Pagan Flier Sent Home from School

Jocelyn writes to describe a developing kerfuffle. You’ll recall that two Hollymead Elementary students tried to distribute fliers to their class to promote their church’s vacation bible school by way of the schools’ “backpack mail” process, used to send information home to kids’ parents. They weren’t allowed to, because of the schools’ prohibition on sending home “partisan, sectarian, religious, or political” fliers. The kids’ father got Jerry Falwell to go after the county, and the school board agreed to let religious groups distribute materials through the system. (See Lisa Provence’s September 28 coverage of this in The Hook for a more detailed recap.) It was at this point that I thought “oh, damn, no they didn’t.” How long until Satanists exercise their right to send literature home with the kiddies?

Americans United for Separation of Church and State writes about the inevitable result:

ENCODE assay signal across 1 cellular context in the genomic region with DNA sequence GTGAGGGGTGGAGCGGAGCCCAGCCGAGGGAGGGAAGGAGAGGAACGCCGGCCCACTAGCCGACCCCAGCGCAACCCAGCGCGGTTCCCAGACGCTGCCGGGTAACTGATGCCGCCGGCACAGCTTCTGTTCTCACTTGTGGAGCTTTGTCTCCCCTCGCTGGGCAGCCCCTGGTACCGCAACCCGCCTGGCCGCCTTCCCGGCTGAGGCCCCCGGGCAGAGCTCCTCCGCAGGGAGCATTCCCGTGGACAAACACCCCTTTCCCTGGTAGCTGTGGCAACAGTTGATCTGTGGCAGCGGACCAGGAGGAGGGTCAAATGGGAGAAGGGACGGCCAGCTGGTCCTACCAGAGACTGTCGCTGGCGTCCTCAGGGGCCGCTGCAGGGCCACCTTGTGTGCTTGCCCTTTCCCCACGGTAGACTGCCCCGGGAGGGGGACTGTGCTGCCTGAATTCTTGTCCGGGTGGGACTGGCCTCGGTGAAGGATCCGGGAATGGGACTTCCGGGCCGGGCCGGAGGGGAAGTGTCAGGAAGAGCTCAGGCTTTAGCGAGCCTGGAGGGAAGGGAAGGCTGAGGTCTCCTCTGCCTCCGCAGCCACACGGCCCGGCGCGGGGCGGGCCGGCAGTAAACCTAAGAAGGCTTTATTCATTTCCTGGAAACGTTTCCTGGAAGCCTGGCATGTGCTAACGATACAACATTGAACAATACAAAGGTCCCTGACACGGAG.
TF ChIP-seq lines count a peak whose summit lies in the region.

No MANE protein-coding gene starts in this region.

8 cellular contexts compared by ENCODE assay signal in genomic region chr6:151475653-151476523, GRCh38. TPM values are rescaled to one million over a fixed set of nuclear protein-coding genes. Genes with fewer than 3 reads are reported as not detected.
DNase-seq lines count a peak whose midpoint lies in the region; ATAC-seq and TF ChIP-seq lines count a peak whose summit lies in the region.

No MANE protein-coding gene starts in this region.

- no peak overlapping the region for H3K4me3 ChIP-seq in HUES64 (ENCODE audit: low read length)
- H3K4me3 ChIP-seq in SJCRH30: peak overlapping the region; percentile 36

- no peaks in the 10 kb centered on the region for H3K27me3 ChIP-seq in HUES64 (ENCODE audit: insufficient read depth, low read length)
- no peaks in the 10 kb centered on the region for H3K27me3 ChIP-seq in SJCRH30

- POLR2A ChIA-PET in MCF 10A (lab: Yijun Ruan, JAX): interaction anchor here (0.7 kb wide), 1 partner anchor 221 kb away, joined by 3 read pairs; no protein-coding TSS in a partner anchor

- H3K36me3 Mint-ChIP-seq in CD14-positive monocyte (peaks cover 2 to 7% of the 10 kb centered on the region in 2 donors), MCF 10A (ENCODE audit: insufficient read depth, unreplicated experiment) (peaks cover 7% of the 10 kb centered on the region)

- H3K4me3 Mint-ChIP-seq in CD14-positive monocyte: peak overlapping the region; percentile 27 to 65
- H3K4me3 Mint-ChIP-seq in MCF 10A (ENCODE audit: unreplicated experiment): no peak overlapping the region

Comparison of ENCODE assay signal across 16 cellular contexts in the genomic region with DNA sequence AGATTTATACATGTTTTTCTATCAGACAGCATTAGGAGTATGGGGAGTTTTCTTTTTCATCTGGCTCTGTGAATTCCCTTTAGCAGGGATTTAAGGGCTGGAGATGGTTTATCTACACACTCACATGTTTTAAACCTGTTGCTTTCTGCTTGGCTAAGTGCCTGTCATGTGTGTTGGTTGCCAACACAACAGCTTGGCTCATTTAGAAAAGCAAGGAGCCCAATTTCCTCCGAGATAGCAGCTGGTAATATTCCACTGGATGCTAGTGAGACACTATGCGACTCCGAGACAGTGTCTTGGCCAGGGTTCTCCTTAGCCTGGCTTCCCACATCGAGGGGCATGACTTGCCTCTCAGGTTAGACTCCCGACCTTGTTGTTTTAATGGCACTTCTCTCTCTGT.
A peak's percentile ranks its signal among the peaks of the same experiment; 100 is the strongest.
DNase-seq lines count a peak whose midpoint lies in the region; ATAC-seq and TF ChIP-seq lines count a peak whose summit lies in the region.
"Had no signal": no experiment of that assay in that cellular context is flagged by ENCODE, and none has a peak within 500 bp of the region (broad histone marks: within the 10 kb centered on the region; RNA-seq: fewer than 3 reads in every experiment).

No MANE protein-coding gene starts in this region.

Some local Pagans who attend Thomas Jefferson Memorial Church, a Unitarian-Universalist congregation in Charlottesville, decided to take advantage of the new forum as well. They created a one-page flier advertising a Dec. 9 event celebrating the December holidays with a Pagan twist and used the backpack system to invite the entire school community.

FlierOne local (Christian) blogger, Cathy, is upset — on the one hand, she says she wants the kids to learn more about Christmas in school, but on the other hand, she’s furious about the flier, believing that pagan rituals are inferior to her religion’s rituals and inappropriate for children. She vows that she “will not step aside.”

On the other hand, local blogger Jeff Riddle — the pastor of Jefferson Park Baptist Church — points out that this is simply what comes of breaking down the church and state wall…but then calls for Christians to leave public schools.

This is why we don’t mingle religion and government. It’s bad for government, yes, but it’s worse still for religion. Cathy doesn’t want her kids exposed to paganism, just as some parents don’t want their kids exposed to Christianity. Here’s hoping that the school board will rescind this policy. Or they could just wait for Falwell to demand that they rescind it, but why wait?

By the way, the event is at the Thomas Jefferson Memorial Church on Saturday from 1-3pm. It actually looks pretty interesting.

12/07: Lisa Provence writes about this in the current Hook.

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